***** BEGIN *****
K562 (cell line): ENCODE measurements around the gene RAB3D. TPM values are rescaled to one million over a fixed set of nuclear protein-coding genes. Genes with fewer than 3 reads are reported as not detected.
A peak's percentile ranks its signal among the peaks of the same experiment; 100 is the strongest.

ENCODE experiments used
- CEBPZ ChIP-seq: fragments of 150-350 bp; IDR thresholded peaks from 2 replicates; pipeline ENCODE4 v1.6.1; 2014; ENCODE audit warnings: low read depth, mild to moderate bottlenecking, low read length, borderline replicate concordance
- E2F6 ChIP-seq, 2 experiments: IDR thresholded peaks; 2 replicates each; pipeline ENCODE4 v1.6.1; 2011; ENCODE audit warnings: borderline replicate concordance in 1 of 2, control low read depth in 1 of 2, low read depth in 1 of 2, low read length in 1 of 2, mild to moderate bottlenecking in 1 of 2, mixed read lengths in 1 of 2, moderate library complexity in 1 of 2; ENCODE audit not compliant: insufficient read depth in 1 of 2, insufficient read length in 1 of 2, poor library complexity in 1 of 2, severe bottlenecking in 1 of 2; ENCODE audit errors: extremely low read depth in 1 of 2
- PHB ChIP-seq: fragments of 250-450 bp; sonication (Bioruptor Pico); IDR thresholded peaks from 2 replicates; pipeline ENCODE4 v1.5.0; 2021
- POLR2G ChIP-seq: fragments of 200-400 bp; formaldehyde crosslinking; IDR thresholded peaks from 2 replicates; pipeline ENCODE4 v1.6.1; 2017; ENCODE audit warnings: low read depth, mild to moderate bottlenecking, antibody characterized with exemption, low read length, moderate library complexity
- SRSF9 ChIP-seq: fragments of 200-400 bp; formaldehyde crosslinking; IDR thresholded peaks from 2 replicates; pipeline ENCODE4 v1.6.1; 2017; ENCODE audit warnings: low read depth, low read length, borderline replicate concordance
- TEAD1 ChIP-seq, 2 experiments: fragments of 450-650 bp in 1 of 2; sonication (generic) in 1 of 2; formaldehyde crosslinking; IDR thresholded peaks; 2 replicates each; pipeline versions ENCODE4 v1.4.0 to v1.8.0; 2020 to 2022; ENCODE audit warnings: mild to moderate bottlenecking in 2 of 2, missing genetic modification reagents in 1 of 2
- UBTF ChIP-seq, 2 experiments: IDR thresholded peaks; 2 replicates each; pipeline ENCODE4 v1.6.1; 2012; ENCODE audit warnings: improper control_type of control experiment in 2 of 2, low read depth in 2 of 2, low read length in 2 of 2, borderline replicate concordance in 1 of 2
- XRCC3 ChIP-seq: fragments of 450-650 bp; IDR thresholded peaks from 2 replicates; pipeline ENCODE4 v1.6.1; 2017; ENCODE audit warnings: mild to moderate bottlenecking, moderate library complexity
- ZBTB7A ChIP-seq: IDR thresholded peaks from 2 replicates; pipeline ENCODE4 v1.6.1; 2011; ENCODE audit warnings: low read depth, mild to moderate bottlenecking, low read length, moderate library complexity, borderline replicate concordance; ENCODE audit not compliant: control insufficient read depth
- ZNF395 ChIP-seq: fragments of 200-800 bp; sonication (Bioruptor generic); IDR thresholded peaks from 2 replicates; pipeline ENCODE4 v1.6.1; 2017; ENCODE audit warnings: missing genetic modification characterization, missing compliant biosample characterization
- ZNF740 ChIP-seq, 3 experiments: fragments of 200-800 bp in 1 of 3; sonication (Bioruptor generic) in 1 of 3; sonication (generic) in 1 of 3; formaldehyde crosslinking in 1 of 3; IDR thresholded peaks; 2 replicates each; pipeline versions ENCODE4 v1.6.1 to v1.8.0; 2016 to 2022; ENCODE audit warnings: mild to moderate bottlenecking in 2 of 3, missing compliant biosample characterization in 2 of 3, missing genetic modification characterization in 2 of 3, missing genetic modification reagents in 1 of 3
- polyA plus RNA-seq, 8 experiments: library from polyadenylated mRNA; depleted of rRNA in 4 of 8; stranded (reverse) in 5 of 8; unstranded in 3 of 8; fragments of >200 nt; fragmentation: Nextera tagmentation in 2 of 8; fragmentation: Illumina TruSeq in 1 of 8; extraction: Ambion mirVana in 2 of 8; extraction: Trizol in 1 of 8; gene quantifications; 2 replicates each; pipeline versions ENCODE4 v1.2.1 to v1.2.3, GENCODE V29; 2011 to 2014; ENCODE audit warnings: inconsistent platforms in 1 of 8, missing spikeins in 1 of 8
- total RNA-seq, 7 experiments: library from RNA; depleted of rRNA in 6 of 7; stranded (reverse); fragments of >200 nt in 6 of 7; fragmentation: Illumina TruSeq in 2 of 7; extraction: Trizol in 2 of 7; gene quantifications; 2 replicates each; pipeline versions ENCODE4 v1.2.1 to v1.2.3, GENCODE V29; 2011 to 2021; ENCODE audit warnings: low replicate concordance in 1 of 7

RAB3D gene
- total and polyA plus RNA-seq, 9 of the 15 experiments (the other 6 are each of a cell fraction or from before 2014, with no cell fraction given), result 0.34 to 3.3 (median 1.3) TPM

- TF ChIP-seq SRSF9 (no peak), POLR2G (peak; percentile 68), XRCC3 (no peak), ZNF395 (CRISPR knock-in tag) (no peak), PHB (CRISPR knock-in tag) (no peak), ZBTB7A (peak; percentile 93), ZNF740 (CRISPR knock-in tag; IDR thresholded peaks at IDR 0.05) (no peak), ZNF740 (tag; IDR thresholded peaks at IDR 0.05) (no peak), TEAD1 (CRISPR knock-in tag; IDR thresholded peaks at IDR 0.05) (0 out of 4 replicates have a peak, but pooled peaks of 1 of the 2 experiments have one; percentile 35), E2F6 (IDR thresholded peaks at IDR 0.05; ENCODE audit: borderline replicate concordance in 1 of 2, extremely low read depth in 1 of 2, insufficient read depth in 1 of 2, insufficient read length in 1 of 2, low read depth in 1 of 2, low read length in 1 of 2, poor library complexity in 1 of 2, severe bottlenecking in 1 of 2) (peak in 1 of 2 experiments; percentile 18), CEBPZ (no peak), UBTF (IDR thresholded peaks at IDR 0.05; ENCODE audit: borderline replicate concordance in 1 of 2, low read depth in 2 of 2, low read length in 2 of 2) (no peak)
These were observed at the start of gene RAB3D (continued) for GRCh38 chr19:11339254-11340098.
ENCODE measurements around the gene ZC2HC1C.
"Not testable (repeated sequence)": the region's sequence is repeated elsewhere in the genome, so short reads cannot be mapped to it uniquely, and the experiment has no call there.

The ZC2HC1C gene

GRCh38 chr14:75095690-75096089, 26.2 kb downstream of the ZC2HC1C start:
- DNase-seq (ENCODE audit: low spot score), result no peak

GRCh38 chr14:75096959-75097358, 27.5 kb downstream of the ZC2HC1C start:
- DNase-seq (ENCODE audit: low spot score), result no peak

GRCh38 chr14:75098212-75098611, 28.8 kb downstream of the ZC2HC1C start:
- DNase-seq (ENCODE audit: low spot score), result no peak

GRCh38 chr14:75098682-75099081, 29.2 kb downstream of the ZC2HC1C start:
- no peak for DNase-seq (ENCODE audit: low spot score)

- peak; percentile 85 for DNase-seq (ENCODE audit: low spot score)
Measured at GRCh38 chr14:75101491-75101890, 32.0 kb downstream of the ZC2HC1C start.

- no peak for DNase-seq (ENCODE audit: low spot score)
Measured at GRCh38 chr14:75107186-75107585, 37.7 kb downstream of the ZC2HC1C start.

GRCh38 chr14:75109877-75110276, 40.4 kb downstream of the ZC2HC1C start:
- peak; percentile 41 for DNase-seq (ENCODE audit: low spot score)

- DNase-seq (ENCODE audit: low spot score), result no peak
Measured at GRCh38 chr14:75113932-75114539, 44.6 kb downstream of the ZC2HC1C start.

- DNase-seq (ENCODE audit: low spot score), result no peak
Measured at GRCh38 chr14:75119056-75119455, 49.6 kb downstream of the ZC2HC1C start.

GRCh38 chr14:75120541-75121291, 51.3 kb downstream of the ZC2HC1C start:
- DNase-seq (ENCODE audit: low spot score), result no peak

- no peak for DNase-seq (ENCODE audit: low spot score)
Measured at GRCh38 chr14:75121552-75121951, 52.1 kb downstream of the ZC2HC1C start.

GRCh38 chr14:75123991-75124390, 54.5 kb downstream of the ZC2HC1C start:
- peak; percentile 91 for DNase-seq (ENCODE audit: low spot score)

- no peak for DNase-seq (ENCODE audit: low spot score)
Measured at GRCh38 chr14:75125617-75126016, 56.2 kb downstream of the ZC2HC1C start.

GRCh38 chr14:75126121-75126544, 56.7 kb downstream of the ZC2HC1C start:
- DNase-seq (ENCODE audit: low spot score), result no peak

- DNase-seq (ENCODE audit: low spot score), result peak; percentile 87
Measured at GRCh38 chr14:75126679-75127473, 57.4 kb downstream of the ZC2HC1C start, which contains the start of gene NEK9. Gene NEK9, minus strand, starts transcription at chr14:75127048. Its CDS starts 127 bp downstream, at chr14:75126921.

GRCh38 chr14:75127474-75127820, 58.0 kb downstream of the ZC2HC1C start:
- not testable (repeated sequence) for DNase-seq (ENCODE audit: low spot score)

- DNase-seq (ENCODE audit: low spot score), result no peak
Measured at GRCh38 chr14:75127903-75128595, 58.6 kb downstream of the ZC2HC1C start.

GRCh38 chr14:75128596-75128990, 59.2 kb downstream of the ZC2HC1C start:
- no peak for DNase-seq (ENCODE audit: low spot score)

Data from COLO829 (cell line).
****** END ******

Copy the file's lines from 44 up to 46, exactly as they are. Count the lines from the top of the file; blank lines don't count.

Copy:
- no peak for DNase-seq (ENCODE audit: low spot score)
Measured at GRCh38 chr14:75121552-75121951, 52.1 kb downstream of the ZC2HC1C start.

GRCh38 chr14:75123991-75124390, 54.5 kb downstream of the ZC2HC1C start: